Effectiveness of a nosocomial infection control training in improving knowledge in patient-hired attendants and outsourced workers in Taiwan.

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Abstract

Nosocomial infection represents an important indicator of healthcare quality and patient safety. Based on the experience gained during the outbreak of Severe Acute Respiratory Syndrome (SARS) in Taiwan in 2003, we gained greater awareness of the potential threat from patient-hired attendants and outsourced workers as bacteria carriers and transmitters. This study built a training model and evaluated training effectiveness in terms of improved knowledge. The training model included nosocomial infection control guidelines, a training CD, training program, evaluation form, and descriptive procedures for conducting training and evaluation. The training course for this study was conducted in 17 hospitals in Taiwan, with a total of 1,467 participants attending 27 seminars and 1,265 effective samples (return rate = 86.2%). Results of the study showed a statistical difference of <.001 before and after the training course on participant understanding of nosocomial infection control. Advantages of applying this training model include knowledge enhancement and reduced implementation time, manpower input and budget outlay. In addition to greater flexibility, the model can also positively influence clinical practice, improve patient safety and reduce hospital nosocomial infection rates. This program is worth promoting in hospitals and other healthcare institutions.

Original languageEnglish
Pages (from-to)187-194
Number of pages8
JournalThe journal of nursing research : JNR
Volume16
Issue number3
Publication statusPublished - Sep 2008

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Infection Control
Cross Infection
Taiwan
Patient Safety
Severe Acute Respiratory Syndrome
Health Care Quality Indicators
Program Evaluation
Budgets
Disease Outbreaks
Guidelines
Bacteria
Delivery of Health Care
Education

ASJC Scopus subject areas

  • Medicine(all)

Cite this

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title = "Effectiveness of a nosocomial infection control training in improving knowledge in patient-hired attendants and outsourced workers in Taiwan.",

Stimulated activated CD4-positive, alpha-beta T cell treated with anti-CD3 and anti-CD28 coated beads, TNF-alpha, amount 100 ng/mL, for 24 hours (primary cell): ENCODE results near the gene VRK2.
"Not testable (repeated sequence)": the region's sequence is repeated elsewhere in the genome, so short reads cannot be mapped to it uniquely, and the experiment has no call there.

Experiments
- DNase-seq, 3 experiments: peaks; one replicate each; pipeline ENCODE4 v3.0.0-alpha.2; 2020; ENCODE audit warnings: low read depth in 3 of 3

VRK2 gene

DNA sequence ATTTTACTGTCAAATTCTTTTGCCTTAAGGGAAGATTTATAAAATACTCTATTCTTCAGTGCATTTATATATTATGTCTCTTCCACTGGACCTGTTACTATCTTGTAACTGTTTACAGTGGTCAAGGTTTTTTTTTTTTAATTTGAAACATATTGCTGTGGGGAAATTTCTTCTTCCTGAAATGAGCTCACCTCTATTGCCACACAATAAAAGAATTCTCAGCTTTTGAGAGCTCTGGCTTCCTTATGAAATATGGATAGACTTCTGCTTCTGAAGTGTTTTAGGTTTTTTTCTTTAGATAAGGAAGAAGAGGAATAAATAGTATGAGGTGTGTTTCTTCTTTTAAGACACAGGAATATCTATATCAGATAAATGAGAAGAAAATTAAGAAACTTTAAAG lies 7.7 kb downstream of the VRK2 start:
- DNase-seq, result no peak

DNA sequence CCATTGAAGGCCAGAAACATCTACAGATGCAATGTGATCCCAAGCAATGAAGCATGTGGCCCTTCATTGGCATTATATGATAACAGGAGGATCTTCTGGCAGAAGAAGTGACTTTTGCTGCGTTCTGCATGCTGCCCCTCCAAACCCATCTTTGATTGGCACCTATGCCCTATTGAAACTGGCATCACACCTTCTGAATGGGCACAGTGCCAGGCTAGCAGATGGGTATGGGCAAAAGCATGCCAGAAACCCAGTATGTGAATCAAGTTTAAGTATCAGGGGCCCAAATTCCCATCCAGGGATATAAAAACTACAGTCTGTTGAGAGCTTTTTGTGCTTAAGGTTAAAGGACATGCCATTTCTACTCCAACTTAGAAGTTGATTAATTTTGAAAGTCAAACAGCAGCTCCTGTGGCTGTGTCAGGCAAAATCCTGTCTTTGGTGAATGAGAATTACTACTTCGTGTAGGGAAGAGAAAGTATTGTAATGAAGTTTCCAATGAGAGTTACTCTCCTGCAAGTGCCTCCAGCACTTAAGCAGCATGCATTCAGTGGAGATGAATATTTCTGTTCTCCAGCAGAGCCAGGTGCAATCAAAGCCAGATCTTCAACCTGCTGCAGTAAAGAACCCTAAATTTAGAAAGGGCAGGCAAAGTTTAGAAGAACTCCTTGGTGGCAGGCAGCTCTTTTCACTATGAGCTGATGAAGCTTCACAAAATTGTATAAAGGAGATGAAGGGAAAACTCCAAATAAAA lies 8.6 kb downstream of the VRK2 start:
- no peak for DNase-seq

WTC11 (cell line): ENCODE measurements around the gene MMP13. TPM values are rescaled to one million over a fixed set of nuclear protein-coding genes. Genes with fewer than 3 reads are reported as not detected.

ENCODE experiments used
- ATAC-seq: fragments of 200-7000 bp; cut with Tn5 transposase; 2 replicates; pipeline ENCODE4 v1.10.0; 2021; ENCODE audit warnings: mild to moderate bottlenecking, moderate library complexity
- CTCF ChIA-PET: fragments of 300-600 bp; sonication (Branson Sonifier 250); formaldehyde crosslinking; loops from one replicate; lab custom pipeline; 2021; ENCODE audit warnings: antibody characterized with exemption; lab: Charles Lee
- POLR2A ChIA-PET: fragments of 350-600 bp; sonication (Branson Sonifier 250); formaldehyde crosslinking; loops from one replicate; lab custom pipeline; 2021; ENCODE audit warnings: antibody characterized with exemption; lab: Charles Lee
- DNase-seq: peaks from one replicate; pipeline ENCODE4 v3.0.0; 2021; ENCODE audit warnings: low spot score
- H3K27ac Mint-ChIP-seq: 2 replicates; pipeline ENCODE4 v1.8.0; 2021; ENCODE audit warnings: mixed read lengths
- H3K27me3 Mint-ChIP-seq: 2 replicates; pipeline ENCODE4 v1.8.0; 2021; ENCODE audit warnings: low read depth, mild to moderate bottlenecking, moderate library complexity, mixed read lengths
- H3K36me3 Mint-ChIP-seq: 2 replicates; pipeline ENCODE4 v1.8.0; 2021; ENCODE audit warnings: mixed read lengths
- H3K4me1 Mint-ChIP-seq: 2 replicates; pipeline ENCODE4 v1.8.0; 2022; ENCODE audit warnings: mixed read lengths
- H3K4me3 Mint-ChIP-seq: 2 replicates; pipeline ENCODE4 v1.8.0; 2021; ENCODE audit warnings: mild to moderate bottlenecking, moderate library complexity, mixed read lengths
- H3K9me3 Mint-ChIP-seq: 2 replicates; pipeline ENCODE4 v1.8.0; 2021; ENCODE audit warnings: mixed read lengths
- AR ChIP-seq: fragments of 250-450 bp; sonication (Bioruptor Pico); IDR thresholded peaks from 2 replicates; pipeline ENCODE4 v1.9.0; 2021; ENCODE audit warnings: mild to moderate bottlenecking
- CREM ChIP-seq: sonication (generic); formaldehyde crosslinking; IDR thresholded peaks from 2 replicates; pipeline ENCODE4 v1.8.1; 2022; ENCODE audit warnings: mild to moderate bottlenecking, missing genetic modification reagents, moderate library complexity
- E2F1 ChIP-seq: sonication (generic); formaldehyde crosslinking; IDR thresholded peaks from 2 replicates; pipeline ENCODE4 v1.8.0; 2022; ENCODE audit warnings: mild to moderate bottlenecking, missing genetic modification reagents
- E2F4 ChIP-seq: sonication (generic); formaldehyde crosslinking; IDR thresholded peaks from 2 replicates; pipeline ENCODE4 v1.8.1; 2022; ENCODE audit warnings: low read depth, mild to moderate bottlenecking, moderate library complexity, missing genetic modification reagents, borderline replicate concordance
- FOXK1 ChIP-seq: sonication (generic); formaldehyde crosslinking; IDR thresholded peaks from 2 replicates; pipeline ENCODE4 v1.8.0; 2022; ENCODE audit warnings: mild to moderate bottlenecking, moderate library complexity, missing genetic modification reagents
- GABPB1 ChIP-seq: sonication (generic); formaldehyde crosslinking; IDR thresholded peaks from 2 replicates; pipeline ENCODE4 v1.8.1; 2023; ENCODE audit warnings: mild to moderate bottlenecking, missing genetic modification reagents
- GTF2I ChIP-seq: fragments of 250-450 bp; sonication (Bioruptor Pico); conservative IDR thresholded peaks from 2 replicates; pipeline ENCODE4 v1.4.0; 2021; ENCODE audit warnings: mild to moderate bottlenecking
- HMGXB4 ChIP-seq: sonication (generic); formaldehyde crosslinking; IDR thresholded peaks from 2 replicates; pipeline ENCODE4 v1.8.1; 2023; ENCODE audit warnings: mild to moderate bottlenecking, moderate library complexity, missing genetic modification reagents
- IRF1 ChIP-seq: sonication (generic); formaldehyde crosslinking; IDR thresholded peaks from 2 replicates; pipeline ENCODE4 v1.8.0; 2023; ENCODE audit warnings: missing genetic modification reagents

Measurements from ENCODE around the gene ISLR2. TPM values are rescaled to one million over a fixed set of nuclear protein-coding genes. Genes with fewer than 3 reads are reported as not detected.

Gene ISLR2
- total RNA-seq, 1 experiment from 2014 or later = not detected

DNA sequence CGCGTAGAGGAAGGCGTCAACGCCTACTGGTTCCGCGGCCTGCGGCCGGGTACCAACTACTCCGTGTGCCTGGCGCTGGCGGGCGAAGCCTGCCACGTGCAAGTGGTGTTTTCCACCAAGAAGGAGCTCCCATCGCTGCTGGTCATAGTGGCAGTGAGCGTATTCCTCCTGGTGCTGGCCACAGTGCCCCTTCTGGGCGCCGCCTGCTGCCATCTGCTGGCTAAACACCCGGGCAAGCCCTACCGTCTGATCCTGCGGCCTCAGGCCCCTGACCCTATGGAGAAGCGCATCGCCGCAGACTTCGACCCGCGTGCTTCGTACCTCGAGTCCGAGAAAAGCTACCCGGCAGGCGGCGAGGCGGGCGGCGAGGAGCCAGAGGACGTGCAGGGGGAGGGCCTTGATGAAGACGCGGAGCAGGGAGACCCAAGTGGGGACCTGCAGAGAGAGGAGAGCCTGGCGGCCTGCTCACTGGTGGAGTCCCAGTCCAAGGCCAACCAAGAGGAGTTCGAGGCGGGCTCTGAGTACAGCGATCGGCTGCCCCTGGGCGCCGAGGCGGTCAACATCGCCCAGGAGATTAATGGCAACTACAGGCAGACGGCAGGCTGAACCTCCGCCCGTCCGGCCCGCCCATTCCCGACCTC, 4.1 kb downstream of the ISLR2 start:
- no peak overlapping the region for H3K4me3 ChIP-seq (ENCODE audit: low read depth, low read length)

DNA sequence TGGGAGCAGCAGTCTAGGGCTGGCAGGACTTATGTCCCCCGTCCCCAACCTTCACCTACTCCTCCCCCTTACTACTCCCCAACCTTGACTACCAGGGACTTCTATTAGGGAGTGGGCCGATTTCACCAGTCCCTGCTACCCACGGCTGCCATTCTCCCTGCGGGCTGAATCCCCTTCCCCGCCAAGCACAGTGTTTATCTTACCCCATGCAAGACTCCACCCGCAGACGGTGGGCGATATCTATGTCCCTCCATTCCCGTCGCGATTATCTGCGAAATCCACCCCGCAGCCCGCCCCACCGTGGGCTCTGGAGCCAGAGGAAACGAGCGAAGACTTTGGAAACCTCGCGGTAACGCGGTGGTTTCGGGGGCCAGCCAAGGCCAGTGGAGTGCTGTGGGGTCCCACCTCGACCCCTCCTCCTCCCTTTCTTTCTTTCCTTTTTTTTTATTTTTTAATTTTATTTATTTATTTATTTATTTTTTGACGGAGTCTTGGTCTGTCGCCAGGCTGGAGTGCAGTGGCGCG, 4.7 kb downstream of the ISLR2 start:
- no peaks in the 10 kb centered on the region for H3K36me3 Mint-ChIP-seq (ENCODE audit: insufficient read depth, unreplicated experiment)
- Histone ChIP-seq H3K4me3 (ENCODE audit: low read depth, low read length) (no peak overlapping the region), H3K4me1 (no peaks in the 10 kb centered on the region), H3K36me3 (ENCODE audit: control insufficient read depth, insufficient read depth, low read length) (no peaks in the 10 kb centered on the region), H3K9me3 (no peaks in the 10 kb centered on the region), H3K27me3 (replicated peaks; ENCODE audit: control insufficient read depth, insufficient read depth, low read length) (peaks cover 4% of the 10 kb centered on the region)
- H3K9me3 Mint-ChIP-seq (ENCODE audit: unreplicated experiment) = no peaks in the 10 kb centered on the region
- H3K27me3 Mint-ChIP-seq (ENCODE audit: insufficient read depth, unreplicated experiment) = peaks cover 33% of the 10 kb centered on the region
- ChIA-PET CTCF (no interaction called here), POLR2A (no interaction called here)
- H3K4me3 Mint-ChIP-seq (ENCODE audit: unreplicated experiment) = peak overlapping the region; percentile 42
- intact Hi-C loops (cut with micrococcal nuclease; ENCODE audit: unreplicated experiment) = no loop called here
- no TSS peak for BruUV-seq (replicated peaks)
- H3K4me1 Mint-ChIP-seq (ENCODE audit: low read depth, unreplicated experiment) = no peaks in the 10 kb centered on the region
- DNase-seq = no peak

abstract = "Nosocomial infection represents an important indicator of healthcare quality and patient safety. Based on the experience gained during the outbreak of Severe Acute Respiratory Syndrome (SARS) in Taiwan in 2003, we gained greater awareness of the potential threat from patient-hired attendants and outsourced workers as bacteria carriers and transmitters. This study built a training model and evaluated training effectiveness in terms of improved knowledge. The training model included nosocomial infection control guidelines, a training CD, training program, evaluation form, and descriptive procedures for conducting training and evaluation. The training course for this study was conducted in 17 hospitals in Taiwan, with a total of 1,467 participants attending 27 seminars and 1,265 effective samples (return rate = 86.2{\%}). Results of the study showed a statistical difference of <.001 before and after the training course on participant understanding of nosocomial infection control. Advantages of applying this training model include knowledge enhancement and reduced implementation time, manpower input and budget outlay. In addition to greater flexibility, the model can also positively influence clinical practice, improve patient safety and reduce hospital nosocomial infection rates. This program is worth promoting in hospitals and other healthcare institutions.",
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